Last night’s Tall Story grew out of me trying to explain the problem with the smoking ban in some new way. Essentially, if you discriminate in favour of one social group (in this case, short people) you’re bound to discriminate against people who don’t belong to that group (i.e. tall people). I could have used men and women, blacks and whites, just as easily.
But the trouble with using short and tall people is that, unlike smokers, they can’t help being that way. There’s nothing they can do about it. Although it seems that while people can’t be blamed for their vertical dimensions, the same doesn’t apply to their horizontal dimensions. If people are ‘too fat’ or even ‘too thin’, it’s felt that they can do something about it. The same, of course, applies to smokers: it’s a choice of theirs, even if they are addicts. So while people might sympathise with helplessly-tall people being discriminated against, they feel less sympathy for people who have chosen to be the way they are. Like smokers.
And also in the case of smokers, there has been 60 years and more of belittling them and excluding them and slowly making them into social pariahs. That has been happening to tall people. So that now more or less anything can be done to smokers, and hardly anybody will bat an eyelash. Smokers, it is felt, deserve whatever they get. They have been converted into an underclass.
The parallels with the Nazi war on Jews and Gypsies are quite obvious, even if smokers have yet to be gassed en masse. Even the eugenic motivations are more or less identical, of ‘cleansing society’. Furthermore, the Nazis provided the much of the intellectual foundation for the modern war on smokers (Lickint, Muller, etc). But, somehow or other, hardly anyone can see it. Or hardly anyone can bring themselves to see it. Perhaps that’s because smokers aren’t actually being gassed, or because their persecutors aren’t actually wearing black uniforms with death’s heads on their peaked caps. But it’s gone far enough down that path that a few more people should have woken up to it by now. But they haven’t.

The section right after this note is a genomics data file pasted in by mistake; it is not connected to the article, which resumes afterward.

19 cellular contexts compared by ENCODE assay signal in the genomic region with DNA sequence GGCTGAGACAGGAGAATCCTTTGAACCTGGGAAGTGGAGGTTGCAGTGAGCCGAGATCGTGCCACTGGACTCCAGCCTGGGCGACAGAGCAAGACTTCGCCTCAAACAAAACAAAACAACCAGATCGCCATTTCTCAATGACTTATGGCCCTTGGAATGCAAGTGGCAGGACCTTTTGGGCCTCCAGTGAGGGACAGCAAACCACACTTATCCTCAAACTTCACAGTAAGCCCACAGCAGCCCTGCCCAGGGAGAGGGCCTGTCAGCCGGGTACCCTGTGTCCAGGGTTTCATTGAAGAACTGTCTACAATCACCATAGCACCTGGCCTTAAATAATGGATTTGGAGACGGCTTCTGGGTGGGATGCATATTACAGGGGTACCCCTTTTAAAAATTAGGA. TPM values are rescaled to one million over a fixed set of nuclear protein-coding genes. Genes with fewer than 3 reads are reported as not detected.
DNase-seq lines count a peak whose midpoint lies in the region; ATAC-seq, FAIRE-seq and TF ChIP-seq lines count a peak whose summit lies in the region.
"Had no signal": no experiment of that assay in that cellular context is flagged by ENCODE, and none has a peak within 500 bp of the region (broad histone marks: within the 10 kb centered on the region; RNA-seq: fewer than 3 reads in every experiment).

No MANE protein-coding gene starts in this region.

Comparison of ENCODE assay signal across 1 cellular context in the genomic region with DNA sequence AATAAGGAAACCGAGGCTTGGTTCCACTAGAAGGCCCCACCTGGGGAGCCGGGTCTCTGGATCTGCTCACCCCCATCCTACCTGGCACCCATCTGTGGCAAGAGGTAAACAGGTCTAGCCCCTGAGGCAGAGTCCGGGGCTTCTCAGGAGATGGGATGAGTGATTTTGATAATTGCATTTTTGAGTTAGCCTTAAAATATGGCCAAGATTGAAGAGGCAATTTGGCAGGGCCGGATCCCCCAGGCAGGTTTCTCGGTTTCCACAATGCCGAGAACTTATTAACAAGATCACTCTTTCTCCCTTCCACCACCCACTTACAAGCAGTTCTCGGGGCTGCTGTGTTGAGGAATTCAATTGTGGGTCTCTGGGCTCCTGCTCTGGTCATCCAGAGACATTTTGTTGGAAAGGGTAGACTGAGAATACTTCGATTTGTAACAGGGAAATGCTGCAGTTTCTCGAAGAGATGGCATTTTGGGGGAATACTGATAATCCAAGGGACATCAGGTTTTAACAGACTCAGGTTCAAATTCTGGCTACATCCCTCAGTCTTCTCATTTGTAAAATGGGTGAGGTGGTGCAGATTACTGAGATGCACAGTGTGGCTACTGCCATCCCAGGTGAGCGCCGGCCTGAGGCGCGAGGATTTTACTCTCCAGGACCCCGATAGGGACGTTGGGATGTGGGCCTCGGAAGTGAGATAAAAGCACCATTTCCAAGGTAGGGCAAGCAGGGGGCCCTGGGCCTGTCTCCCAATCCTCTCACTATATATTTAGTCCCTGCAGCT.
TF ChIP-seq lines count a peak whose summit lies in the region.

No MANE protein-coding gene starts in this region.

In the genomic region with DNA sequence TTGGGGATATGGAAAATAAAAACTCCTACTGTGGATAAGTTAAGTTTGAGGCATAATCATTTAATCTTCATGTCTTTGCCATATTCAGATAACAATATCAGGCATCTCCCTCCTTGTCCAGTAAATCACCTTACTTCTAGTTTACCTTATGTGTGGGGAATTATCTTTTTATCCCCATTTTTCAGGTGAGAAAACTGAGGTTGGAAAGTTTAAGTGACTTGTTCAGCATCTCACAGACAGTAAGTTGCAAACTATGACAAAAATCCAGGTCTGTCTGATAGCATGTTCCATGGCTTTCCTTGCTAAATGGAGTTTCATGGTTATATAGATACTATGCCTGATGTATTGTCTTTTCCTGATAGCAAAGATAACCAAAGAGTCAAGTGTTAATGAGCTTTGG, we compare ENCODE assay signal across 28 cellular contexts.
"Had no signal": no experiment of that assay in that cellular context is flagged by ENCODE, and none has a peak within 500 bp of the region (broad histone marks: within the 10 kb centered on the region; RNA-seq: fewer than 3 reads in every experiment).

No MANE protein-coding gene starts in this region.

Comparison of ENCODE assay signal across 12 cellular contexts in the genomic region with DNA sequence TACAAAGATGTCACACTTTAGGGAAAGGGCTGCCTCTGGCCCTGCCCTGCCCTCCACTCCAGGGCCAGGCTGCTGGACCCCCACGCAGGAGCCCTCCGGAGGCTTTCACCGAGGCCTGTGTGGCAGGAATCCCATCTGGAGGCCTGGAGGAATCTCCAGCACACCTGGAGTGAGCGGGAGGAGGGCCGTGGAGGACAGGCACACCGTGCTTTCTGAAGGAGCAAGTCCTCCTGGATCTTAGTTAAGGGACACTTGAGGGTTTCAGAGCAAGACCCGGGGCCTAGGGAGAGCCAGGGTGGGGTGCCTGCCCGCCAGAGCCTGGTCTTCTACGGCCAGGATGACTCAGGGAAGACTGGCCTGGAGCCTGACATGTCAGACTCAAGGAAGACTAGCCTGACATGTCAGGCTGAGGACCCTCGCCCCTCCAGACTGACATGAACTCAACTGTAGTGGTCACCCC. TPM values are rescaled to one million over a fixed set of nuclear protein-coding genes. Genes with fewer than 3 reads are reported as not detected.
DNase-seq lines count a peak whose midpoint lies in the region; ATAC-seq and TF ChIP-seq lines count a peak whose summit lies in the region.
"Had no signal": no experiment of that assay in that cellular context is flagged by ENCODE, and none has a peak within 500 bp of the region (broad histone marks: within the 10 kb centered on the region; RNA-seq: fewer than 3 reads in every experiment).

There’s also Godwin’s Law, of course, by which anyone who mentions Hitler or the Nazis is deemed to have ‘lost the argument’. I sometimes wonder if perhaps it was by invoking Godwin’s Law that Hitler and the Nazis rose to power in the first place.
For myself, however, the modern war on smokers has served to newly illuminate the Nazi era. I now suspect that most Germans simply didn’t notice what was being done to Jews, in more or less the same way that most people now simply don’t notice what’s being done to smokers. Everyone can see the smokers standing in the cold outside the pubs, and has been seeing them for the last four years. But they ignore it. They’re only smokers, after all. They’re a minority they’ve been taught to despise. They’re weak-willed drug addicts, slowly killing themselves and everyone around them. They don’t deserve any sympathy, or any consideration.
In addition, just as the war on smokers has been going on for 6o years (if not a good deal longer), so also much the same was true of Jews: they were hated and despised long before the Nazis ever showed up. The Nazis just took an existing age-old antisemitism to its logical conclusion. Our modern antismoking zealots are very much like the Nazis (and perhaps even functionally identical) in this respect, and are also continuing where their predecessors left off. They judge (correctly it seems) that smokers have now been so diminished in public esteem that ‘harsh measures’ won’t provoke a backlash. And furthermore, smokers’ self-esteem has been more or less equally reduced in the process, so that many of them feel that they are worthless, and have become too apathetic to fight back. They will no more resist being freighted to the gas chambers than their Jewish predecessors did.